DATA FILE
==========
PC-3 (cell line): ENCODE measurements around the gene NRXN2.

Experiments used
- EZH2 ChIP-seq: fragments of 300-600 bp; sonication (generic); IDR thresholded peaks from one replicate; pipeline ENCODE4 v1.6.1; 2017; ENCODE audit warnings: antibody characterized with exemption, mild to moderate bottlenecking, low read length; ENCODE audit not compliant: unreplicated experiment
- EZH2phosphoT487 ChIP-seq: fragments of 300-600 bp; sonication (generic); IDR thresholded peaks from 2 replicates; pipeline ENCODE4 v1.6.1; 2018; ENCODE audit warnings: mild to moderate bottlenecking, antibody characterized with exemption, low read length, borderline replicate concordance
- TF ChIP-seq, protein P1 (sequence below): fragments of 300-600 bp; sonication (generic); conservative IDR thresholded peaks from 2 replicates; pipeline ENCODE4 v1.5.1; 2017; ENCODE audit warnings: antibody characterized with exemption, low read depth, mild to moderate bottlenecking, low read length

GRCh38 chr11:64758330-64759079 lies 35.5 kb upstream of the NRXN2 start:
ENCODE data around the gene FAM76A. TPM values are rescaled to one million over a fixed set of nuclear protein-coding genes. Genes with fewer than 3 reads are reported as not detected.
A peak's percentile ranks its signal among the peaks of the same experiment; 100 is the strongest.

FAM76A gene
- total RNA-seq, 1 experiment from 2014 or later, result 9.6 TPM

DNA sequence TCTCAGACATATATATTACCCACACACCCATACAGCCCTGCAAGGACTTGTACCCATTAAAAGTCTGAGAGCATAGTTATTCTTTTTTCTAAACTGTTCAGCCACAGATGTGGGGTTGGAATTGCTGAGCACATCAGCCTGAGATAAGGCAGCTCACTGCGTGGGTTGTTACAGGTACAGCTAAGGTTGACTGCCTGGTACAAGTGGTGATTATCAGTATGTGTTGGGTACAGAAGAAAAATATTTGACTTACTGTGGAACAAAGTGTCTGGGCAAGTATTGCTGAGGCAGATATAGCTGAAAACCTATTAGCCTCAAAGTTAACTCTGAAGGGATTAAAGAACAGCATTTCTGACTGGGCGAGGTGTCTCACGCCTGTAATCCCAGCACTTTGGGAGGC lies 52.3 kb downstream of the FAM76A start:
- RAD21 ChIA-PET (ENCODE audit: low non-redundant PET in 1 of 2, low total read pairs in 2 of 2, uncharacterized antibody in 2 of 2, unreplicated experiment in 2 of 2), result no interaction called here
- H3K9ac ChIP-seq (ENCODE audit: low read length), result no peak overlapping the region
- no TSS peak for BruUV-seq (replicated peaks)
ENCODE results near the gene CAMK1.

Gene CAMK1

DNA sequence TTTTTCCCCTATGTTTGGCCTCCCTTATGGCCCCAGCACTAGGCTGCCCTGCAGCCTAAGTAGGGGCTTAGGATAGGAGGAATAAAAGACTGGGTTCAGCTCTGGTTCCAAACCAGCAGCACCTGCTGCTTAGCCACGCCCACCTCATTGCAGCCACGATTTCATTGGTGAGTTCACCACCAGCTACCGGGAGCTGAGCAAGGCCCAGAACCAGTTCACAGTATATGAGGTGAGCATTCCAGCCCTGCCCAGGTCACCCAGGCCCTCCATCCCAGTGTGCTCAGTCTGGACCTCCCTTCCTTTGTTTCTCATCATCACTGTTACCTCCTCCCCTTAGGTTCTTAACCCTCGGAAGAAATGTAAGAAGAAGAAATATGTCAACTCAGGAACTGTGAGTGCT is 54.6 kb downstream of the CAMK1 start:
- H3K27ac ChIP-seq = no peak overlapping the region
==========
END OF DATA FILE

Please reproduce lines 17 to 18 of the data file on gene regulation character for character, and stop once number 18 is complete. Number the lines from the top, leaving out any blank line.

DNA sequence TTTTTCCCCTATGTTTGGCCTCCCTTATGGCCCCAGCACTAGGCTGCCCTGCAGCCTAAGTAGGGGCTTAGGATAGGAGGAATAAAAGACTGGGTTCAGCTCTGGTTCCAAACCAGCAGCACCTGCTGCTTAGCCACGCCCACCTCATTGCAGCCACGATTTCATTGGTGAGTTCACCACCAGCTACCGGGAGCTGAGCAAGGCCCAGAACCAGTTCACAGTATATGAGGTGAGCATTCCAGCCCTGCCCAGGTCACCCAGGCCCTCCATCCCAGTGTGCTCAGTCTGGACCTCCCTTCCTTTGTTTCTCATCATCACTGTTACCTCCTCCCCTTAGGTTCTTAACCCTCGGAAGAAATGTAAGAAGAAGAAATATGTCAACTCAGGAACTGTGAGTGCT is 54.6 kb downstream of the CAMK1 start:
- H3K27ac ChIP-seq = no peak overlapping the region